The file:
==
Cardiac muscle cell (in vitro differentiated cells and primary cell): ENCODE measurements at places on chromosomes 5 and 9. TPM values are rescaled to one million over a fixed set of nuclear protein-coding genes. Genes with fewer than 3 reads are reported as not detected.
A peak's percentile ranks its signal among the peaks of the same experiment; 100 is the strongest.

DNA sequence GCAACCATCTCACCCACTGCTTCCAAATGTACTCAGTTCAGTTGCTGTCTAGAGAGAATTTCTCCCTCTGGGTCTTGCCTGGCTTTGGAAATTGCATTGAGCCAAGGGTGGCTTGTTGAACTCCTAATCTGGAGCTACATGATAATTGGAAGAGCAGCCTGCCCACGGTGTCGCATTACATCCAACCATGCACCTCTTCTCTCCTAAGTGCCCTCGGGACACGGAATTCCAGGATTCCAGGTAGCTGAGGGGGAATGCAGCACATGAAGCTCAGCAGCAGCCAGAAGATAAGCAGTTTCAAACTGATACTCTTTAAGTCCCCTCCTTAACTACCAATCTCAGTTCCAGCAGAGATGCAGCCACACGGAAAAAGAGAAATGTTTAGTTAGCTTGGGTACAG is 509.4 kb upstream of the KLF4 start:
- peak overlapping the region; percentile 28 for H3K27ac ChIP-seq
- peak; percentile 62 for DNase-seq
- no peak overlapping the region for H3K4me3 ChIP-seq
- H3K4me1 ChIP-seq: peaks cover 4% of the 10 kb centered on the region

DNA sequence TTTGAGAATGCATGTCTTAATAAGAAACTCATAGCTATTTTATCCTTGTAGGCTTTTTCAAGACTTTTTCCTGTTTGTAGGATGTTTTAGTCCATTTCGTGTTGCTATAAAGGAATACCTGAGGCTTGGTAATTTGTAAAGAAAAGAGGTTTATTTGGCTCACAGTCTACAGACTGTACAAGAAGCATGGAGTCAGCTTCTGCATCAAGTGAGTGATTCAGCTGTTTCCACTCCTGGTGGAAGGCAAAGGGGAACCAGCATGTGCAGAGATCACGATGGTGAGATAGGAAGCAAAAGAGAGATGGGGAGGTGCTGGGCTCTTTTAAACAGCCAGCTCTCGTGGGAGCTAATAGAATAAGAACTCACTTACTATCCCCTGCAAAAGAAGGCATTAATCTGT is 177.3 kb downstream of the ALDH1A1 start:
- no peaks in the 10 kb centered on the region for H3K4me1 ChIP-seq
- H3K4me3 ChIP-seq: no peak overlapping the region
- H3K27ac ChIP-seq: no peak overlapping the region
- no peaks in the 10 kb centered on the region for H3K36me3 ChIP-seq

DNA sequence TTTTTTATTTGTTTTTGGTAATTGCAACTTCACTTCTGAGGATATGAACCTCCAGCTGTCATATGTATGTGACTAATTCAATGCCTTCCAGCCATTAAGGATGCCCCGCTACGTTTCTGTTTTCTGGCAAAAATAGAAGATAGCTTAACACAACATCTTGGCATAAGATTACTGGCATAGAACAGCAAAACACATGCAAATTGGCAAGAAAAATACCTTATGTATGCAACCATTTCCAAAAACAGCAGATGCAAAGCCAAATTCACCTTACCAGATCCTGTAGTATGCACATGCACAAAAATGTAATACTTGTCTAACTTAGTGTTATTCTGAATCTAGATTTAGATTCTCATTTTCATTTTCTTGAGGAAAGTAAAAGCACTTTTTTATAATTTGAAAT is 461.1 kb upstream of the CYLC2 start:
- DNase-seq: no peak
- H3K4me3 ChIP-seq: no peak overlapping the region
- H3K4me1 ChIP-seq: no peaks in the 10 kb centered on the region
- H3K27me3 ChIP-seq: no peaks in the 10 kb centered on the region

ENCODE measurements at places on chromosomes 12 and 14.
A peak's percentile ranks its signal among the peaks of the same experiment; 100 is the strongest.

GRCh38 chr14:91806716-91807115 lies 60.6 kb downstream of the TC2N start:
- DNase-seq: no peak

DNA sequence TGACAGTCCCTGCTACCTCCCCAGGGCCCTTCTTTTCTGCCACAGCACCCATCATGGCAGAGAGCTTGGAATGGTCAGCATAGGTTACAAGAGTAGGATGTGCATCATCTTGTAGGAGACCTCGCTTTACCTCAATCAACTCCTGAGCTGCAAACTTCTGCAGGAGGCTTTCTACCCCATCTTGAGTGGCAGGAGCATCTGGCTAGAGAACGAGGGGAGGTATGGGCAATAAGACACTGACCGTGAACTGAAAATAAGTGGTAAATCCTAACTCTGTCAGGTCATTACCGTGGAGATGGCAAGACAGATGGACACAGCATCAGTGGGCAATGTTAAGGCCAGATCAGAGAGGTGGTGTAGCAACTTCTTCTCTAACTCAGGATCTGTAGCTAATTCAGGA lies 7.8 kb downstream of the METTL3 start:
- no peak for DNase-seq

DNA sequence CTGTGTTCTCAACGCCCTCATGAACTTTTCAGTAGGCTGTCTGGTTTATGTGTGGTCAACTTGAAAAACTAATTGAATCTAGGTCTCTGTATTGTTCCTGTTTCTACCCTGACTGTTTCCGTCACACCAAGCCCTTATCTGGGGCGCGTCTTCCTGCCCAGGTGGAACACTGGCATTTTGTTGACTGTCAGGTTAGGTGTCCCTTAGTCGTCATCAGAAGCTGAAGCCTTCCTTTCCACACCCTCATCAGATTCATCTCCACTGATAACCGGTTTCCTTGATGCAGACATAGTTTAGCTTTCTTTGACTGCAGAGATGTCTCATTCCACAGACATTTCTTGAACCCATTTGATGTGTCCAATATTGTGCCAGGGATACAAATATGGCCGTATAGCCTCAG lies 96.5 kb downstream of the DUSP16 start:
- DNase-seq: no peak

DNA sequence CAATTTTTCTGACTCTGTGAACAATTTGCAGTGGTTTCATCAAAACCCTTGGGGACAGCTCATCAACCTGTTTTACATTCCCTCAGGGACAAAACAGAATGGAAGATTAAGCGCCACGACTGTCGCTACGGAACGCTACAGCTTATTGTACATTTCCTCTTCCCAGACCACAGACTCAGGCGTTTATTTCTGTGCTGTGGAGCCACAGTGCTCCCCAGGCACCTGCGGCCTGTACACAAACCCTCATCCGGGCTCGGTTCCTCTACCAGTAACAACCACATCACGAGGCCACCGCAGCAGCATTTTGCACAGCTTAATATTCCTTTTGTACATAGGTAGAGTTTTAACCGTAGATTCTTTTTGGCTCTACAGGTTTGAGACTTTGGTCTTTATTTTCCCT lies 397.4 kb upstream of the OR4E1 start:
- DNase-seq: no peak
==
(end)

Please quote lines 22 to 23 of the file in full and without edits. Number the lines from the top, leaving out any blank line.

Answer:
DNA sequence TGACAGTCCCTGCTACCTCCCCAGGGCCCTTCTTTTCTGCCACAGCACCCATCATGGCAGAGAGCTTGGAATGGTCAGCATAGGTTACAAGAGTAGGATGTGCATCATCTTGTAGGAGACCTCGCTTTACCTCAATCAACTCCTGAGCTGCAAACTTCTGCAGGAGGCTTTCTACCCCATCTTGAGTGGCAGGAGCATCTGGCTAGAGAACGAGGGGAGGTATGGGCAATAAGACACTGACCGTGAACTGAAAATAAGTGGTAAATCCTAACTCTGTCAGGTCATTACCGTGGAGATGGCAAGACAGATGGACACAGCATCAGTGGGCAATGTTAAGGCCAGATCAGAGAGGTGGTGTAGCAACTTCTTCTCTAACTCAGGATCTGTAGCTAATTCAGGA lies 7.8 kb downstream of the METTL3 start:
- no peak for DNase-seq